9. The rule, which according to the cases has hardened into one of law is not that corroboration is essential before there can be a conviction but that the necessity of corroboration, as a matter of prudence, except where the circumstances make it .safe to dispense with it, must be present to the mind of the Judge, before a conviction without corroboration can be sustained. Even if corroboration were necessary it is not necessary that there should be independent confirmation of every material circumstance by independent evidence. All that is required is that there must be some additional evidence rendering it probable that the story of the victim is true and that it is reasonably safe to be acted upon. In this case Pw. 1's evidence is fully corroborated and reference will be made to it later.

10. Comment was made by the learned Counsel that her evidence is disproved by the medical evidence in the case. Ex. P. 11 is the wound certificate issued by the Medical Officer, Pw. 20 who examined Pw. 1 on the date of occurrence at about is p. m. She found six injuries. Injury No. I were two bruises on upper part of left breast one above the other 1/2' x 1/2' each; (2) bruise on inner side of left breast 1/2' 1/2'; (3) linear abrasion in length on the back just below the right scapula; (4) abrasion 1/2' x 1/2' on the back part of right elbow; (5) abrasion 1/2' x 1/2' on the upper and lateral part of left leg and (6) small abrasion 1/2' x 3/4' on the left side of the clitoris. Injuries 3 to 5, according to the doctor, could be caused by coming into contact with any hard and rough object and she has stated that it could be caused by that portion of the body coming into contact with a metal heap. Injury No. 6 the doctor stated, could have been caused in the course of committing rape. Injury Nos. it and a according to the doctor could be caused as a result of violence as a result; of-a struggle or a violent squeezing of the: breast. It is, therefore, tortilla to argue that the medical certificate disproves her case. It is true that the doctor has stated that the hymen was torn, that it was an old tear, that no injuries were seen at the vulva and that she was not a virgin. .

11. The accused was examined by Pw. 16, the Medical Officer. Ex. P-6 is the certificate issued by him. The doctor did not notice any marks of violence on the body of the accused. A small quantity of smegma on the glans penis of the accused was noticed. Smear from the penis was sent for chemical examination and the chemt cal examination revealed that no human spermatozoa were detected in the smegma.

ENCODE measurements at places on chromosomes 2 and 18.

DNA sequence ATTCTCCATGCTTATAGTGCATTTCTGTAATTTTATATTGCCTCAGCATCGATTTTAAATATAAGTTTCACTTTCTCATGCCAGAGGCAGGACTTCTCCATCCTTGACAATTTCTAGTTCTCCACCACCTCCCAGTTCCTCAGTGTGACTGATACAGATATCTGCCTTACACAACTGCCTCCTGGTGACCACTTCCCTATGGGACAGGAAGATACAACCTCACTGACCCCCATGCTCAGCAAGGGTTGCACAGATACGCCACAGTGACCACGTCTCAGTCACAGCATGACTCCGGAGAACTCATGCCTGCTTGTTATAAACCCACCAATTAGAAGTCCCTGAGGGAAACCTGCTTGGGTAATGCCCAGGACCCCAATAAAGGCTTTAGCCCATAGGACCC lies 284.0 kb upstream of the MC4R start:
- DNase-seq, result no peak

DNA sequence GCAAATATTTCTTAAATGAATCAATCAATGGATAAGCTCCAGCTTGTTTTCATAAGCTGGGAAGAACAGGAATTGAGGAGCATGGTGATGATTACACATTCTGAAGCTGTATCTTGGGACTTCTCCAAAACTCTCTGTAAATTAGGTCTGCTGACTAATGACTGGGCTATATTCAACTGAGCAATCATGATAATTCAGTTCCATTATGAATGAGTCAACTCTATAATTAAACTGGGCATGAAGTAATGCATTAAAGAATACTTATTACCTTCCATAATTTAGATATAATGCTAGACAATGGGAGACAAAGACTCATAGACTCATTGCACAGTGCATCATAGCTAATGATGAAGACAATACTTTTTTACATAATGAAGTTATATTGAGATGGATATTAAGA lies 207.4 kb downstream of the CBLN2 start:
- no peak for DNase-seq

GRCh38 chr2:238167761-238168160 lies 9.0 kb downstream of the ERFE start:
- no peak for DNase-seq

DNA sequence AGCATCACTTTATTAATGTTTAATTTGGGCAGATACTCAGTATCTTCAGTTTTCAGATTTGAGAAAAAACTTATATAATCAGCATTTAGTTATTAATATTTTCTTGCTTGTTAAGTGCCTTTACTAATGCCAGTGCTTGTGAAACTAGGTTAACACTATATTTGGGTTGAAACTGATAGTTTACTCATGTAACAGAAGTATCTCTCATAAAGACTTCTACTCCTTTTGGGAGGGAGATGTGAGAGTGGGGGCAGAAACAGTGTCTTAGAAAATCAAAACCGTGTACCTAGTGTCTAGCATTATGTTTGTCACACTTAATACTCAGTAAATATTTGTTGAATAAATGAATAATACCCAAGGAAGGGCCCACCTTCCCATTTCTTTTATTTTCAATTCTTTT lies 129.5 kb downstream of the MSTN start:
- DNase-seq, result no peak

12. The learned Counsel referred to the following passage in Lyons' Jurisprudence, Seventh edition at p. 313:

Signs of recent intercourse Glans. If this be covered by uniform layer of Smegma. It negatives the possibility of recent complete penetration. If not, any abrasions should be noted, especially on fraenum.

To the same effect is the observation of Modi in his Medical Jurisprudence (Edn. 5) at p. 340:

If the accused is not circumcised, the existence of smegma round the corona glandis is proof against penetration, since it is rubbed off during the act of sexual intercourse. The smegma accumulates if no bath is taken for twenty-four hours.

The learned defence counsel therefore argued that the presence of sraegma disproves penetration since if there was penetration it would have been rubbed off during intercourse. The doctor when questioned has stated that smegma need not completely be rubbed off or removed during intercourse. He stated that a negligible amount of smegma may be present even if a person has intercourse. The authorities referred to earlier only say that if the glans penis is covered by uniform layer of smegma it negatives the possibility of recent complete penetration. So it does not help the accused.

13. The learned Counsel for the appellant argues that the facts of the case may not amount to the completed act of rape, but only to an attempt at rape and that the conviction Under Section 376 is, therefore, unsustainable. The authorities have uniformly laid down that while there must be penetration in the technical sense the slightest penetration would be sufficient and a completed act of sexual intercourse is not at all necessary. As observed in Gour's 'The Penal Law of India,' 6th Edition (1955) Vol. II p. 1678:

Even vulval penetration has been held to be sufficient for a conviction for rape.

In the present case I have no reason to doubt the testimony of Pw. 1 and I find there has been penetration.

14. The learned advocate stressed the absence of sufficient external marks on the victim showing resistance which would negative rape. It has been laid down in Rao Harnarain Singh v. State that a mere act of helpless resignation on the face of inevitable compulsion, quiescence, non resistance or passive giving in, when volitional faculty is either clouded by fear or vitiated by duress, cannot be deemed to be 'consent' as understood in law. Consent on the part of a woman as a defence to an allegation of rape requires voluntary participation, not only after the exercise of intelligence, baaed on the knowledge of the significance and moral quality of the act, but after having freely exercised a choice between resistance and assent. Submission of her body under the influence of fear or terror is no consent.

15-17. I shall now come to the other evidence in the case. (After discussing evidence His Lordship concluded). On a careful consideration of the evidence, the probabilities and circumstances of this case, I have no hesitation in finding that the prosecution has proved the case conclusively against the accused.

18. The learned defence counsel then argued that the sentence of rigorous imprisonment for ten years awarded by the learned judge is extraordinarily severe. While agreeing with the Sessions Judge that- the conduct of the accused was highly reprehensive and that he deserves a very deterrent sentence, I think the interests of justice would be met if he is awarded a sentence, of five years imprisonment.

In the result while confirming the conviction, the sentence is reduced to rigorous imprisonment for five years. With this modification the appeal is dismissed.